A few years ago my congregation began to embrace our neighborhood in a way we hadn’t in the decades before. The neighborhood had changed around us. We were white and upper middle class. The neighborhood was multicultural and increasingly violent. But Jesus had called us to love our neighbors, and not just ones who were a reflection of us. So we showed up in the park and talked to people and learned names. We ended the summer hosting a neighborhood block party delivering flyers of invitation door to door.

The problem came when it was time to pass the invitation to the studio apartments next door to the church building. When I first came to the church, there was a gruesome murder there. People told me there was lots of drug activity in those cheap, run-down apartments. I was fine with the rest of the neighborhood, but these apartments scared me. I didn’t think there was much the church could do to minister across the socio-economic gap at its widest. So I traded sides of the streets with the man helping me pass out the flyers. In my fear, I let him walk into the midst of that apartment complex and I took what seemed to be the safer side of the street. I was avoiding the awkwardness of entering what I did not know.

I’m happy to tell you that the second year of the block party, I was braver. Some of those neighbors had come to our first block party, I had learned their names, and I wanted to invite them again. So I knocked on their doors and told them we hoped they would join us. And they did.

Sherrie was one of the apartment dwellers I had met. The week before Christmas last year she called me and asked if I knew how she could find all the trimmings for Christmas dinner. A man in the apartment complex had donated a turkey for her to cook and what Sherrie wanted most for Christmas was to make a meal for the men who lived in those apartments, 7 or 8 of them who had no family but still deserved a good Christmas dinner. Amazed at our good fortune to participate in such a ministry, I told Sherrie we’d have all the trimmings to her on Sunday. On Christmas day, in the midst of my family celebration, I often thought of Sherrie and the holy work she was doing. For there was God putting on flesh and moving in our neighborhood apartments.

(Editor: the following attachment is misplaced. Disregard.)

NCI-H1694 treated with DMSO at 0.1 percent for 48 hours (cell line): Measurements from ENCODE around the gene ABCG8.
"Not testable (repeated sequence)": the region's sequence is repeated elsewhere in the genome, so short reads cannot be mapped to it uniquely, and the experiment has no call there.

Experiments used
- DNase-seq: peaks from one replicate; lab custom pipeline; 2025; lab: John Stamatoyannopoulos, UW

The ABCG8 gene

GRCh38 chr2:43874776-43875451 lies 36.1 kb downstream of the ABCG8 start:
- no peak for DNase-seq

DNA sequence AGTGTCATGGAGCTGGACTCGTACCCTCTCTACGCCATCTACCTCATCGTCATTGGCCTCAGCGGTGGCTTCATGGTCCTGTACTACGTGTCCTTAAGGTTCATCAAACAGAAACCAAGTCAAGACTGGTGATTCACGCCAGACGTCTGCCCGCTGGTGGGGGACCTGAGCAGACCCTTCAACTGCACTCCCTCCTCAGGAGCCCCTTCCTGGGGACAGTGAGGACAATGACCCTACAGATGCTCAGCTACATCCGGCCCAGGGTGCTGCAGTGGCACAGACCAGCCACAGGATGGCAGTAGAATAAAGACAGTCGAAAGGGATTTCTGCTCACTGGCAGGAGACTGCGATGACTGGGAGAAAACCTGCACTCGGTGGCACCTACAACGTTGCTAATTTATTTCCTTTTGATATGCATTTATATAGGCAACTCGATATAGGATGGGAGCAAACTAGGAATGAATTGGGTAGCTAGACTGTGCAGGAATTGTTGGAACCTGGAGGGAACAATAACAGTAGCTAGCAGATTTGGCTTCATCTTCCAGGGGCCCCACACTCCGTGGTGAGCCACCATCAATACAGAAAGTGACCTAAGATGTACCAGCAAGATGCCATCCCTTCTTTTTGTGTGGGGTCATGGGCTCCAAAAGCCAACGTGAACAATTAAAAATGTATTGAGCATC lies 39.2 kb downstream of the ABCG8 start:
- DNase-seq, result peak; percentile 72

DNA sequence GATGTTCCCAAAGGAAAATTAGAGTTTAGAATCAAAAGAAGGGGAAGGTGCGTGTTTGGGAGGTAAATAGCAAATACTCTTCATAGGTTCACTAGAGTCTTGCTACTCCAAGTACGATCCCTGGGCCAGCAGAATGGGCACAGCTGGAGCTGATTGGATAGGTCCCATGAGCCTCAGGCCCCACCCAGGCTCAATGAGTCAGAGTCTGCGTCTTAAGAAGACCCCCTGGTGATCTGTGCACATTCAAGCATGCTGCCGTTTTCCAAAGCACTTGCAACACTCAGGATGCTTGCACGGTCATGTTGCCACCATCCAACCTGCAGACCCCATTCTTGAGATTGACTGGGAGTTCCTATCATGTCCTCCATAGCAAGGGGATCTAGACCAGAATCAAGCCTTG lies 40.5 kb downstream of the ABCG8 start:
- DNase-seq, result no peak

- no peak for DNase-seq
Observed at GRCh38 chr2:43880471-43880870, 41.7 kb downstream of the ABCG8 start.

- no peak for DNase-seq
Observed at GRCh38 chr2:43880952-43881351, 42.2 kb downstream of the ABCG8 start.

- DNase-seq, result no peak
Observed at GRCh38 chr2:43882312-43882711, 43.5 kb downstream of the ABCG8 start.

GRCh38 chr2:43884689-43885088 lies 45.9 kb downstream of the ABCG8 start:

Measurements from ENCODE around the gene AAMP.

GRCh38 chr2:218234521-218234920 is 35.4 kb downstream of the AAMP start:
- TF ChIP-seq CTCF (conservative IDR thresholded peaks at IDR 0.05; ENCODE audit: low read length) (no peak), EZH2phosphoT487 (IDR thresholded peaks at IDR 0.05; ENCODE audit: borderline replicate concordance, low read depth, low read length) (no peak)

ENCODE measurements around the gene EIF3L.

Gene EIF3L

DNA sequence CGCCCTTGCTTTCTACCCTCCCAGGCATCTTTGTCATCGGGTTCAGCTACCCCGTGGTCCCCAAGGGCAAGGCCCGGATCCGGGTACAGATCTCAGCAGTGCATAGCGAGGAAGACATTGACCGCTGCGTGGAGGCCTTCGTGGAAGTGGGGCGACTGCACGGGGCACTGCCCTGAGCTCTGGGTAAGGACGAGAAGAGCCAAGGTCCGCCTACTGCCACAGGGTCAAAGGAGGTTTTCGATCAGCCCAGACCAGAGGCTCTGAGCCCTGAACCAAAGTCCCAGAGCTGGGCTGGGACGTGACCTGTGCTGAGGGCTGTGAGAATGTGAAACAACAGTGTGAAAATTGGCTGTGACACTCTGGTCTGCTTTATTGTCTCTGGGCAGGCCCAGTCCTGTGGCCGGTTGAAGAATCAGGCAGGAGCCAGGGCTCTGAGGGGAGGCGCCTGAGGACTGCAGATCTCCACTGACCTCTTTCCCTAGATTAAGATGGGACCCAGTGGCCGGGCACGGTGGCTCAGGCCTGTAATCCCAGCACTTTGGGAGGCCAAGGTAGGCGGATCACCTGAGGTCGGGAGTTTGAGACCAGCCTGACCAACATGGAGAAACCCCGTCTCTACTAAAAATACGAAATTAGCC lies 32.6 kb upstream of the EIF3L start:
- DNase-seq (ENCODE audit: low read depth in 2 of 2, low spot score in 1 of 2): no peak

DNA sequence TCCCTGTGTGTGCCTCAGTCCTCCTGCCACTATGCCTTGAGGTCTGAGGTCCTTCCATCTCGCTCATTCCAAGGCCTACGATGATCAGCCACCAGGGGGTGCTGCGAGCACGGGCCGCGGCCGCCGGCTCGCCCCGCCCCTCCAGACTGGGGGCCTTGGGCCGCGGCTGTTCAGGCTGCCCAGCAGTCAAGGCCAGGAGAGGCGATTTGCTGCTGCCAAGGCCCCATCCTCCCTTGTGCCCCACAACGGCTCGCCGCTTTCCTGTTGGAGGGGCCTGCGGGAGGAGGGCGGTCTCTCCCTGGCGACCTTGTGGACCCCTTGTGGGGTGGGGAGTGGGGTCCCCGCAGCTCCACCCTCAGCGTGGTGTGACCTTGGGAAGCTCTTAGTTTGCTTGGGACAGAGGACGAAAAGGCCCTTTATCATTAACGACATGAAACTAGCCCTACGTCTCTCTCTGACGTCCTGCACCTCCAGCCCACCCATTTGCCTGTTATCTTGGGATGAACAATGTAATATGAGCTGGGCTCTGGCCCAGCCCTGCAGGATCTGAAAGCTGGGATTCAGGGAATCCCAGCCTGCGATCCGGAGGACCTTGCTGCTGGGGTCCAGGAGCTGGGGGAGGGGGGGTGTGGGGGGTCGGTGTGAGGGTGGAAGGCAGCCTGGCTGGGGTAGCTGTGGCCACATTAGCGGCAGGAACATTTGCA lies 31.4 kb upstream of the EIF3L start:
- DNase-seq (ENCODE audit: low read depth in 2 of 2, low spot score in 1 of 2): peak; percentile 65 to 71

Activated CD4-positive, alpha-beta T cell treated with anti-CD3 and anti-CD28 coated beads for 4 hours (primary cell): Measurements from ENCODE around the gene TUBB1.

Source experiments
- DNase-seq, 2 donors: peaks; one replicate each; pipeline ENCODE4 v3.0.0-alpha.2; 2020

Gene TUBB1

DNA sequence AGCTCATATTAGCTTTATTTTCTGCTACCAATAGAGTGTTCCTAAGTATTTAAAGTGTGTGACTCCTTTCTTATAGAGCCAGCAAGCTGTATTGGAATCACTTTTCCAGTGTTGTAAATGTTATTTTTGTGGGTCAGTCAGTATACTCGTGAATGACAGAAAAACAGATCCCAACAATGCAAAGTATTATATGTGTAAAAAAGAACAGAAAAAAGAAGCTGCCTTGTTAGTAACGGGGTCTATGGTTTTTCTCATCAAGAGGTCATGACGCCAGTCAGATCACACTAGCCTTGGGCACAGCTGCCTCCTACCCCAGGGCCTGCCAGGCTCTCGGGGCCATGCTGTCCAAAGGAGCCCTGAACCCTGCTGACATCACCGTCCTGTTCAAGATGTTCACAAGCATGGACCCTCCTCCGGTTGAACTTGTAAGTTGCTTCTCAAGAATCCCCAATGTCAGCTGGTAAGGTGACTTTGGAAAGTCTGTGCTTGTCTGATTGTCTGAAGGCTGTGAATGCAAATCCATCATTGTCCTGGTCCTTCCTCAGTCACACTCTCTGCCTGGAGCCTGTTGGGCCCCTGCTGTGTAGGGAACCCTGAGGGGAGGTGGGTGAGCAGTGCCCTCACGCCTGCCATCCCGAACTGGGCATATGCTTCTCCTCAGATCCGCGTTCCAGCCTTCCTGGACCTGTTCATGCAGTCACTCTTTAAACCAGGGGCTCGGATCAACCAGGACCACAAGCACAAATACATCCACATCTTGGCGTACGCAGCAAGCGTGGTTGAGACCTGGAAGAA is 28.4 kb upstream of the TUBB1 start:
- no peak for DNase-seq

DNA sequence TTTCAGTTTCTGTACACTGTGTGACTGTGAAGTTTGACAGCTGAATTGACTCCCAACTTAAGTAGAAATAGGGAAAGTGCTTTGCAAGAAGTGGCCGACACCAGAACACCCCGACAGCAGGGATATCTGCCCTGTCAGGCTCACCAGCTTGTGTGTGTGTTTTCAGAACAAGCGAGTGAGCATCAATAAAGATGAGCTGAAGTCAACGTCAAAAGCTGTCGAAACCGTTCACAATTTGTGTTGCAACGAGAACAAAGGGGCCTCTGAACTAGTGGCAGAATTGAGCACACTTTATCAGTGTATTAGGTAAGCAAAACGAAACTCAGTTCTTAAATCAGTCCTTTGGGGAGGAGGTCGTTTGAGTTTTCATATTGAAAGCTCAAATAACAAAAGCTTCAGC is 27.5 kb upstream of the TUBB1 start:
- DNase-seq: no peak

A few weeks ago, I went to visit Sherrie who has faithfully joined us on the Sundays since Christmas, been baptized, and become a member of our church. We sat at the picnic table in the middle of that not-so-scary apartment complex. I met the other neighbors who lived there, learned their names, and we talked as we enjoyed the beautiful spring sunshine. It was not awkward. It was a delightful adventure in the warmth of their hospitality.

As I walked back to the church, I recalled again the powerful emotion in me that made me avoid these apartments prior to that first block party. I initially thought it would be too awkward to cross this boundary, but now I could see that these apartments and the people who lived in them were such a source of joy in the life of the church and especially in me. Joy that I might have missed if I had let my awkwardness and fear completely veto these neighbors from becoming my friends. I smiled up at God, saying, “Okay, I get it now. You can be found on the other side of the awkwardness in ways I can’t even begin to imagine.” And I gave thanks to the God of adventure who keeps beckoning us to the other side of our boundary lines. 

Christa Klosterman is a '02 graduate of NTS and an ordained elder in the Church of the Nazarene. She is currently on special assignment serving two United Methodist congregations, one in Fruitland, ID and the other in Ontario, Oregon.